Jeff Green | Apr 05, 2007
April 2007 - Early Literacy
Back toHomeEarly Literacy - April 2007 Read it again!by Susan Ramsay, Early Literacy Specialist, HFL&A
“Mommy, book!” My daughter, even at the two-word stage of talking, loved “Goodnight Moon” and held it out to me with persuasive fervour. I no longer needed to see the text. The words were burned into my memory.
Still, we opened the book and began to read. “In the great green room there was a telephone, and a red balloon, and a picture of the cow jumping over the moon.”
Sarah knew the story well, but asked for it to be read again and again. At the time, I just wanted to please her, and so I read it to her as often as she asked. But studies on how children learn both language and literacy skills point to great reasons for sharing the same books with our children repeatedly.
Studies by Monique Shal, researcher at Carleton University, reveal that children learn the meaning of more new words when the same stories are shared at least three times. But her studies also show that these new words are not incorporated well into children’s spoken vocabulary unless children are given opportunities to talk about the words as the story is being read.
Questions that begin with “wh” (what, where, when, why, who) are powerful prompts to encourage children to talk about what they see in the pictures and the words they hear read. “Where do you think the cow was before he jumped over the moon?” “Who is hiding near the fireplace in the great green room?”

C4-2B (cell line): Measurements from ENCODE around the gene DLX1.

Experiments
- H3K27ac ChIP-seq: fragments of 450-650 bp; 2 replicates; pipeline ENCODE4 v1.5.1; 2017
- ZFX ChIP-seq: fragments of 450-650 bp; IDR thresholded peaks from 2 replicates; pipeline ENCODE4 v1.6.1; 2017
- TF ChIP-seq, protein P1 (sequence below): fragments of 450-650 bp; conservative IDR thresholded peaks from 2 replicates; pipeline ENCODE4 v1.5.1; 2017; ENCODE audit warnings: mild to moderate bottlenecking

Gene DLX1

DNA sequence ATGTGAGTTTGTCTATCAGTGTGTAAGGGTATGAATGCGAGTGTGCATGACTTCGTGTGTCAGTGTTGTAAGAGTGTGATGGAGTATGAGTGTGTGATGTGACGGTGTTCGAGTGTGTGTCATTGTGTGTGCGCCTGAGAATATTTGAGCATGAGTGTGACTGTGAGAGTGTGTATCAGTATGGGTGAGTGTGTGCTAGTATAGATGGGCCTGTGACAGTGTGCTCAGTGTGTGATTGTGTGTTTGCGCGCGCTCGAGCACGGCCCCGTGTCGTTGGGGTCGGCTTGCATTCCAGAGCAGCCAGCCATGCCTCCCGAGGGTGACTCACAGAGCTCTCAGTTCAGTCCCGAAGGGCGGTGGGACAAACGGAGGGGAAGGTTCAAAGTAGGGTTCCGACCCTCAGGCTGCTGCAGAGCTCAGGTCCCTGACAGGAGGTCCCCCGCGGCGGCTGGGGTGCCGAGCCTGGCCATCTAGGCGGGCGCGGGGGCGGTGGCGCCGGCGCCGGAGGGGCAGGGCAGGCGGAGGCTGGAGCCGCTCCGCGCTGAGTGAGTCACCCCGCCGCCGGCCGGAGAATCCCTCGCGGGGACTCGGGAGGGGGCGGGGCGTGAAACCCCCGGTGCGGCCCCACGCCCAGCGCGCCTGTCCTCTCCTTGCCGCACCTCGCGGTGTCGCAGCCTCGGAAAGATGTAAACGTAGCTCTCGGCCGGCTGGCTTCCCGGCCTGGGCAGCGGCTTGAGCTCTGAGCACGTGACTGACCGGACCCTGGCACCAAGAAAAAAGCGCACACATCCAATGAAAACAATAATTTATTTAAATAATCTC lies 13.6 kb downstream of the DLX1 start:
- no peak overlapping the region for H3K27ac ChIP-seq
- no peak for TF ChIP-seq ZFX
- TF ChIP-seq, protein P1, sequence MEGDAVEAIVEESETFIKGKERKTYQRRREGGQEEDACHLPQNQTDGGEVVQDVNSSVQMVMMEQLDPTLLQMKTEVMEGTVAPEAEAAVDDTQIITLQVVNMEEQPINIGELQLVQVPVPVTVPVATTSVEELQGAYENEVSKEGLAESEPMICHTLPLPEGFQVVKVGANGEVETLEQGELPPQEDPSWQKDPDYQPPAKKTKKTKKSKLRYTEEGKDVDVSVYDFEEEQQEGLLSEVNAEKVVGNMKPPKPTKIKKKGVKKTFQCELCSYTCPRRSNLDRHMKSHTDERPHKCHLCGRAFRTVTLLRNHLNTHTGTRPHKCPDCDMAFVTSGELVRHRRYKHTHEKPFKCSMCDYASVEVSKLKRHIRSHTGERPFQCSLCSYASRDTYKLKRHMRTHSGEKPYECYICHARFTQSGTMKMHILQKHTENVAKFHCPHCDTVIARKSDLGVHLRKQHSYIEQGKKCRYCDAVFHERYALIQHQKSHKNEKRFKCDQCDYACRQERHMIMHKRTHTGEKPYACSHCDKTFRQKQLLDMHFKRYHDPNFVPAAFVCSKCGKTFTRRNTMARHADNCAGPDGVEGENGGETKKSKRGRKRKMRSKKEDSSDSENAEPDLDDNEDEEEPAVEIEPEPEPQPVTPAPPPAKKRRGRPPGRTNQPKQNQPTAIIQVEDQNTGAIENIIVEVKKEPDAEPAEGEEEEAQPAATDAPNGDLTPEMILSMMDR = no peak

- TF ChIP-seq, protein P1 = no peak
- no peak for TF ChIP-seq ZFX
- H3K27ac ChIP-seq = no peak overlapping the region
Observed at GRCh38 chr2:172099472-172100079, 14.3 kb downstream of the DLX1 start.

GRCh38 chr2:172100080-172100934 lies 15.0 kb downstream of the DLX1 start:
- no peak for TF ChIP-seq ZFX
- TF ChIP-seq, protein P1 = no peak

In fact, a study by Shal and Hargrave in 2000 with language-delayed children showed that using a technique called Dialogic Reading (which focuses on repeated readings, encouraging children to imitate and talk about words in the storybooks, and then praising children for their efforts) corresponded to a four month increase in children’s spoken vocabulary in a single month.
A five-year longitudinal study by Shal makes the link between children’s vocabulary and literacy skills. Storybook exposure directly affects both kindergarten vocabulary as well as the frequency with which children read for pleasure in Grade 4. (Shal and LeFevre, 2002) Reading often to preschool children increases the number of words they know right away. By Grade 4 this expanded vocabulary enables children to understand printed words and ideas more readily.
Parents who add letter/sound activities into their shared story times impact children’s ability to decode print. Parents who frequently point to and label alphabet letters in printed text, look for those letters in other places, or play with words by dropping letter sounds, impact their children’s alphabet knowledge, Grade 1 reading ability and Grade 4 reading fluency. (Shal and LeFevre, 2002).
So, perhaps the next time I share “Goodnight Moon” with a child, we will pause to ask why the great green room isn’t purple instead. Or we will drop the /n/ sound and turn the story into “Goodnight Moo”, knowing that as we read and re-read this well-loved story, and as we play with its words, letters and sounds, the world of print is becoming clearer and more fun for us both.